2018 Volume 41 Issue 3 Pages 399-408
The sleep-promoting effects of the water extract of Nelumbo nucifera seeds (NNE) were investigated in an invertebrate model. The effects of NNE on the subjective nighttime activity, sleep episodes, and sleep time were determined using Drosophila melanogaster and locomotor activity monitoring systems in basal and caffeine-induced arousal conditions. The movements of fruit flies were analyzed using the Noldus EthoVision-XT system, and the levels of neuromodulators were analyzed using HPLC. Expression of neuromodulator receptors was analyzed using real-time PCR. NNE was shown to contain neurotransmission-related components; γ-aminobutyric acid (GABA) (2.33±0.22 mg/g), tryptophan (2.00±0.06 mg/g), quinidine (0.55±0.33 mg/g), and neferine (0.16±0.01 mg/g). The total activity of flies during nighttime was decreased by 52% with 1.0% NNE treatment. In the individual and collective conditions, the subjective nighttime activities (45/38%) and sleep bouts (20/14%) of flies was significantly decreased with NNE treatment, while total sleep times (10/27%) were significantly increased. This sleep-promoting effect is more pronounced in caffeine-treated conditions; the nighttime activity of flies was reduced by 53%, but total sleep time was increased by 60%. Our video-tracking analysis showed a significant decrease of the moving distance and velocity of flies by NNE. This NNE-mediated sleep-promoting effect was associated with up-regulation of GABAA/GABAB and serotonin receptors. The NNE-mediated increase of GABA content was identified in flies. These results demonstrate that NNE effectively promotes sleep in flies by regulating the GABAergic/serotonergic neuromodulators, and could be an alternative agent for sleep promotion.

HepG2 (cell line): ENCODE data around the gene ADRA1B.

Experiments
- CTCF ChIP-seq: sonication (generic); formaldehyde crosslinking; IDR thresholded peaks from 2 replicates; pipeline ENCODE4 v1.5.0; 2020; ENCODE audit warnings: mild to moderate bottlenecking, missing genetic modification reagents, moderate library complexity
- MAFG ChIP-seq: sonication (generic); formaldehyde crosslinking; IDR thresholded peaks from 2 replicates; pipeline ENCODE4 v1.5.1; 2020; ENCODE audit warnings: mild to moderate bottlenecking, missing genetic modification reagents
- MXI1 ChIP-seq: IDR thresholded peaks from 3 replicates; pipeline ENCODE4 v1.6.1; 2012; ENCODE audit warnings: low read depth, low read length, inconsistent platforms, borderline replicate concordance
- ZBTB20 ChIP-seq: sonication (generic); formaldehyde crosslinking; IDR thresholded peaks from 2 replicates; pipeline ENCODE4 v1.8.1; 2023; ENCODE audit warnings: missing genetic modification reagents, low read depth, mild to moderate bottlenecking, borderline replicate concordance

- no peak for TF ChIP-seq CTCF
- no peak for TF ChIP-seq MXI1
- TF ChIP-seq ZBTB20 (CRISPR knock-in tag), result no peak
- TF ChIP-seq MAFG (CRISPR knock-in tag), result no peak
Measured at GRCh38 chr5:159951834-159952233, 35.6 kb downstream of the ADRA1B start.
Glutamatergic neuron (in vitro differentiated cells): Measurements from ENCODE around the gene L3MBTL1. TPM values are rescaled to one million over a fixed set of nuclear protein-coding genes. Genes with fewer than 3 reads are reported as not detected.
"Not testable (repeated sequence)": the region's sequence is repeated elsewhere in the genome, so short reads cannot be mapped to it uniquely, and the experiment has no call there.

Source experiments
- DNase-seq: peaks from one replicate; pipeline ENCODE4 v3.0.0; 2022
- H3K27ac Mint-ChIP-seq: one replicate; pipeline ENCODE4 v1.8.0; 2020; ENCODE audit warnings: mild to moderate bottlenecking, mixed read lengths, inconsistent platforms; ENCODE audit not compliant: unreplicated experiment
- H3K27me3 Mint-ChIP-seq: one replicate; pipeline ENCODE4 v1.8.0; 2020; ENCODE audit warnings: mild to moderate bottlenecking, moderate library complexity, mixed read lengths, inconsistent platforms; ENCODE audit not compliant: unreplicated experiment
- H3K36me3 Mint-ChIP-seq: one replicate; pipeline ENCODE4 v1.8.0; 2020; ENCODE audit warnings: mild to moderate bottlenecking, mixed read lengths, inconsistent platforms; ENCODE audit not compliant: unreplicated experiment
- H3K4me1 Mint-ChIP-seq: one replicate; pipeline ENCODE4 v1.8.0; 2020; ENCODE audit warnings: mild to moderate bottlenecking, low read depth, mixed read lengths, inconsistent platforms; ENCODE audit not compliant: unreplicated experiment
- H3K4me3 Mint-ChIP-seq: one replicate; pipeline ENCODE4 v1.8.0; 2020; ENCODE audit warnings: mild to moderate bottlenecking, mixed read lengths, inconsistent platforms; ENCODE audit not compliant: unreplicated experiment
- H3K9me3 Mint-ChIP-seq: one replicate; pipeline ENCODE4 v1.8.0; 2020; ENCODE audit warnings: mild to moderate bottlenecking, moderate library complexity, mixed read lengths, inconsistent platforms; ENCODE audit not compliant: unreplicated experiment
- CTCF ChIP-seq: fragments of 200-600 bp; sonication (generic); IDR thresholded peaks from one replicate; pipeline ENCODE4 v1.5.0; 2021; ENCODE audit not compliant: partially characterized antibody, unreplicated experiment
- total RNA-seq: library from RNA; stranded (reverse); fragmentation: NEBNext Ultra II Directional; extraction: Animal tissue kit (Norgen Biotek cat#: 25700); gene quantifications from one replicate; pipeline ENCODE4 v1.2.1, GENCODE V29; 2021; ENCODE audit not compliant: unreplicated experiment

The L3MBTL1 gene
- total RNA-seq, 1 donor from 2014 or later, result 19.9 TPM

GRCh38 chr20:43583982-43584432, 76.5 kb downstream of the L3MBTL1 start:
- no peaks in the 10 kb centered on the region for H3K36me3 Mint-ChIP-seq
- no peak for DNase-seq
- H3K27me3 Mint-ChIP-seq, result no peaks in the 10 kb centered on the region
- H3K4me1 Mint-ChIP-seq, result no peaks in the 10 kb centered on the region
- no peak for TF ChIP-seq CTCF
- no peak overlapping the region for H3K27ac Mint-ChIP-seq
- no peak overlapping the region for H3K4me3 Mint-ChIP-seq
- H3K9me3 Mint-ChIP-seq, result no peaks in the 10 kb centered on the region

Nelumbo nucifera GAERTN. is known as the Indian Lotus and belongs to the family Nymphaeaceae or Nelumbonaceae.1) N. nucifera is a large aquatic herb widely cultivated and used as food or medicine in eastern Asia. The herb is known as an ornamental plant due to its beautiful flowers and delicate fragrance.2) All parts of this plant are used in different ways (e.g., seeds in food or medicine, leaves in food or plate [thali], rhizomes in food, thalamus in fruit, stalks in pickles, and petals in natural pigments.3) In particular, the N. nucifera seed, after peeled, can be eaten fresh or roasted. The powdered seed can be mixed with honey to improve its taste and is used in bread preparation.3) It has been reported to have therapeutic potentials4) and further approved for use as both food and medicine in China.5) N. nucifera has been used as a folk medicine to treat many illnesses, including insomnia, nervous disease, restlessness, tissue inflammation, cardiovascular disease, skin disease, and cancer.5) In particular, N. nucifera has been suggested to have sedative-hypnotic and anxiolytic properties.6) In addition, the seed of N. nucifera has been reported to exert pharmacological effects including anti-inflammatory, hypoglycemic, anti-parkinsonian, and hepatoprotective activity.7,8) Several studies have shown that the embryo of the N. nucifera seed has an improving effect on nervous-related disorders.1,9) However, systematic studies of N. nucifera seed on sleep and its behavior in fruit flies has not been reported yet.